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Clinical Update: Uveitis
Possible New Treatment Models for Behçet Disease
By Eric Butterman, Correspondent
 
 

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Olympic medalist Sanya Richards made public her struggle with Behçet disease a few years ago in hopes of bringing more research attention to the multisystem, vascular inflammatory syndrome. That hope may be paying off, as new treatment models—interferon and inhibitors of tumor necrosis factor—appear to be winning over physicians caring for patients with Behçet.

Natural History

Usually diagnosed in the second or third decade of life, Behçet can cause vision-threatening uveitis, debilitating arthritis, aphthous ulcers of the mouth and genitals and, in some patients, brain lesions. It is most common in the Middle East and Asia, especially Turkey, Israel and Japan, and it has a strong association with the major histocompatibility complex antigen HLA-B51. Up to 20,000 Americans have Behçet disease, although the American Behçet’s Disease Association, for which Ms. Richards writes a blog, suggests that the prevalence may be higher than reported.

Relapsing, remitting. As is the case in many inflammatory syndromes, Behçet symptoms are episodic for many patients. Ilknur Tugal-Tutkun, MD, a professor of ophthalmology at Istanbul University, believes that emotional stress is a clear adverse factor for patients who relapse after a period without symptoms. She recalls countless examples of symptoms improving when the stressors were lifted. “I have seen many patients who went into spontaneous remission after getting divorced or after changing a stressful job and, conversely, patients in remission who developed severe exacerbations after losing a job or losing a loved one. And any stressful situation, such as tiring trips, sleepless nights, long hours at work, catching the flu and other infections can trigger attacks. I advise my patients to avoid these situations.”

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Diagnosis

Dr. Tugal-Tutkun, who authored a comprehensive update on Behçet disease last year in the Middle East Africa Journal of Ophthalmology,1 said that the diagnosis has always been problematic. There is still no specific diagnostic test for the disease, but she hopes ophthalmologists will change that. “I believe Behçet uveitis has some distinct characteristics, and we should develop ocular diagnostic criteria, as has been done for some of the other uveitic entities.”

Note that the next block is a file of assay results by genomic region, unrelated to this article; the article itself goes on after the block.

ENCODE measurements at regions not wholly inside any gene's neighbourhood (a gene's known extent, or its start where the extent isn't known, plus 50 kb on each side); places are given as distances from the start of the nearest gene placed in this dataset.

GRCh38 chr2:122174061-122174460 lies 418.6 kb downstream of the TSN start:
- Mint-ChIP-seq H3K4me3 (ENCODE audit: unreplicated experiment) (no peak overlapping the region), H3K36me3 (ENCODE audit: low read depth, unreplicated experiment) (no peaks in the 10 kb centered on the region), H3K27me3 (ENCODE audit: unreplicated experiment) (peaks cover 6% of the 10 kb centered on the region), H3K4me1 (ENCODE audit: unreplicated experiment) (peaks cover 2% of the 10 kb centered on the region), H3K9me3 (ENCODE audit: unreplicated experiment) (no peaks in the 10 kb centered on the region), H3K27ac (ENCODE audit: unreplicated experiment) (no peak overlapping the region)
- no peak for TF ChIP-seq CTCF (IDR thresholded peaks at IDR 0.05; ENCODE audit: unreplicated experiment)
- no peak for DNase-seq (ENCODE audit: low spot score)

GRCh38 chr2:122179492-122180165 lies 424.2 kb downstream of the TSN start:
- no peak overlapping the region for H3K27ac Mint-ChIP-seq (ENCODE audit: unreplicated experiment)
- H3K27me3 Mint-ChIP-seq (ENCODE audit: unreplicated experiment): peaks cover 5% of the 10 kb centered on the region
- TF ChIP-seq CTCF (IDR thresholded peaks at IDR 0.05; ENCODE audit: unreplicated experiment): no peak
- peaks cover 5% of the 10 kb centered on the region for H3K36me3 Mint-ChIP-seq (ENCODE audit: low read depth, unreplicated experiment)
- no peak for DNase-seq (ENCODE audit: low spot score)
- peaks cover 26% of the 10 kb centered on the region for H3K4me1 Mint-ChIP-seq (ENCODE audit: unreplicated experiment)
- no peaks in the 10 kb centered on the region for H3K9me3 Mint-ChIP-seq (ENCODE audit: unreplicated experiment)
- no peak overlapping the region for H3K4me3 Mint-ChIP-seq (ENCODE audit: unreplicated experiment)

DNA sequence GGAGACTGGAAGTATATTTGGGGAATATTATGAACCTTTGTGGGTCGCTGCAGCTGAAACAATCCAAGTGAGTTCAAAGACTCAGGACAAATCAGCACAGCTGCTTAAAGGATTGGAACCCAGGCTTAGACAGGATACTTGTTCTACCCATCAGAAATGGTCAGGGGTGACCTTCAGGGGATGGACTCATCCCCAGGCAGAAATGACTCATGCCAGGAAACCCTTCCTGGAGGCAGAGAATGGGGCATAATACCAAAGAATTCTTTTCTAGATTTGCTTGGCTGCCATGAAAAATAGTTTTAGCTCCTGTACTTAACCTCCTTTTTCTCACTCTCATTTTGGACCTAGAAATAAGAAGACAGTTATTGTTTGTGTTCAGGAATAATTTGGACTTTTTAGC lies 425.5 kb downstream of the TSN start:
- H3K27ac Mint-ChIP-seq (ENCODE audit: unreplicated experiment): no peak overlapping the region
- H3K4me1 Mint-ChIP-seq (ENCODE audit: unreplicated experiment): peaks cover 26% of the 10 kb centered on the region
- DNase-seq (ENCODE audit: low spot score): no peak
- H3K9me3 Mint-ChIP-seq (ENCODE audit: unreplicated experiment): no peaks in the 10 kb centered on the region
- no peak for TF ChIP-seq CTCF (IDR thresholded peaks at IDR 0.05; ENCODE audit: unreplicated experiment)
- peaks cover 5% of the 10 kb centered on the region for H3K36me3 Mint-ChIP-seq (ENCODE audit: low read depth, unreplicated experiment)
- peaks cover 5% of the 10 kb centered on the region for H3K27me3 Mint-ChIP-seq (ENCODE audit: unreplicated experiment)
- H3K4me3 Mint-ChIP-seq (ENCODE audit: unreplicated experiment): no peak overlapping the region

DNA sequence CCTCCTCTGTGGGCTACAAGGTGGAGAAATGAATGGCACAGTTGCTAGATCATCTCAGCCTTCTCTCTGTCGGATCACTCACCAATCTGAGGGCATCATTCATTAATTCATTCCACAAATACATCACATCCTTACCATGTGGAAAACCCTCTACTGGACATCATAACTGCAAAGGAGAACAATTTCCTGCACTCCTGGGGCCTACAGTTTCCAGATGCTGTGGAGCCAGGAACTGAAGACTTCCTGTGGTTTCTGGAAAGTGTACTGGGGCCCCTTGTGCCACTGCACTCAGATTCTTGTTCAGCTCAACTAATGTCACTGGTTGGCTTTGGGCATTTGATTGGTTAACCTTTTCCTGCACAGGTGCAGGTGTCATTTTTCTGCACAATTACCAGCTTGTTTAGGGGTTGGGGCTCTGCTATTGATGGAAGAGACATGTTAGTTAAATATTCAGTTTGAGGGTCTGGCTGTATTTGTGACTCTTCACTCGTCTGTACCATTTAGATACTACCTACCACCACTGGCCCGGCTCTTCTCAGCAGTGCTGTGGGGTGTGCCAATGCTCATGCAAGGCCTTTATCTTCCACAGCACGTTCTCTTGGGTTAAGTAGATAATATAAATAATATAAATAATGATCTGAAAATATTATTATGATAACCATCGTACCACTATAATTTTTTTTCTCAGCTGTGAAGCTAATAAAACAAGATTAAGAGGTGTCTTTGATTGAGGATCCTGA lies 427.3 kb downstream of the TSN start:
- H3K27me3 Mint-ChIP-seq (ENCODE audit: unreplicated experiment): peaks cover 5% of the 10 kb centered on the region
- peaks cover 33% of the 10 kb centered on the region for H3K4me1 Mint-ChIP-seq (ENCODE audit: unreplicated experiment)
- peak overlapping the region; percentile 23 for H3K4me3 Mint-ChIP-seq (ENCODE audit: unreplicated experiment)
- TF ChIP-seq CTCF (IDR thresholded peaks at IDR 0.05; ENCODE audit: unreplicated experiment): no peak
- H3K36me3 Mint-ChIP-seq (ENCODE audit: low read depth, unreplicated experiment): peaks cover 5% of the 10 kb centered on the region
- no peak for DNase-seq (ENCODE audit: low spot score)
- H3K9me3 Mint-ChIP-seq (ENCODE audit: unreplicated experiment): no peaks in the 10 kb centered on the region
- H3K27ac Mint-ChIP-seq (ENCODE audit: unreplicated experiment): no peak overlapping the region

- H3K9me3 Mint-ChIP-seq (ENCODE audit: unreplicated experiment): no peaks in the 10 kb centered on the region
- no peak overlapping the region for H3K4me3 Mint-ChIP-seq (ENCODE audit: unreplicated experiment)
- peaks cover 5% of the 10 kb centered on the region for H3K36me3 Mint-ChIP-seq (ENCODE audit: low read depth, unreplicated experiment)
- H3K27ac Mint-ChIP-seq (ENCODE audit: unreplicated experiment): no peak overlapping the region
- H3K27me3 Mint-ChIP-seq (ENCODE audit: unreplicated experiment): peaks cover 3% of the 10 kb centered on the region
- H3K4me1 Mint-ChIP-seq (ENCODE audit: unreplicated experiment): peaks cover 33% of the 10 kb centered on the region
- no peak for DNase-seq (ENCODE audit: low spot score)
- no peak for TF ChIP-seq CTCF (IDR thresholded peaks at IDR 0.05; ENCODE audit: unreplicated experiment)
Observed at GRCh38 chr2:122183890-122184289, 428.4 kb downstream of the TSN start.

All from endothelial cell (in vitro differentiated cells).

Ahmed M. Abu El-Asrar, MD, PhD, professor of ophthalmology at King Saud University in Riyadh, Saudi Arabia, agreed and noted that an international study group determined the current diagnostic criteria. These require, in all cases, recurrent oral ulcerations as an essential symptom, plus any two or more of these symptoms:

  • genital ulcerations
     
  • eye lesions
     
  • skin lesions
     
  • a positive pathergy test (an intracutaneous insult, such as an intradermal injection of saline or dilute histamine, which in many Behçet patients provokes a small sterile pustule)

Dr. Abu El-Asrar also authored a related article last year, on the retinal vasculitis often associated with Behçet. 2 He said that inflammatory eye disease generally appears later than the oral ulcerations and develops in about 70 percent of Behçet patients. He added that ocular manifestations typically include recurrent attacks of anterior uveitis—with or without hypopyon—cellular infiltration and opacification of the vitreous, retinal vasculitis, retinal infiltrates and hemorrhages, inflammatory retinal vein occlusions, cystoid macular edema and disc hyperemia. He said that the major causes of Behçet-related visual morbidity are retinal vasculitis and recurrent vaso-occlusive episodes.

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Treatments Improve

Immunosuppression has been the traditional goal of treating Behçet, through drugs like prednisone, azathioprine, chlorambucil, cyclophosphamide, cyclosporine, colchicine, methotrexate and mycophenolate.

Unfortunately, Dr. Abu El-Asrar said, older therapies have not been very effective. “In the past, many patients with Behçet disease became blind despite the use of conventional immunosuppressive treatments, such as systemic corticosteroids, T-cell inhibitors like cyclosporine, and antimetabolites such as azathioprine and mycophenolate mofetil.” In fact, Dr. Tugal-Tutkun said, 20 percent of all patients with Behçet uveitis are just not responsive to conventional immunosuppressive agents. “We have reported that the estimated risk of loss of useful vision was 16 percent at five years and 21 percent at seven years in male patients.”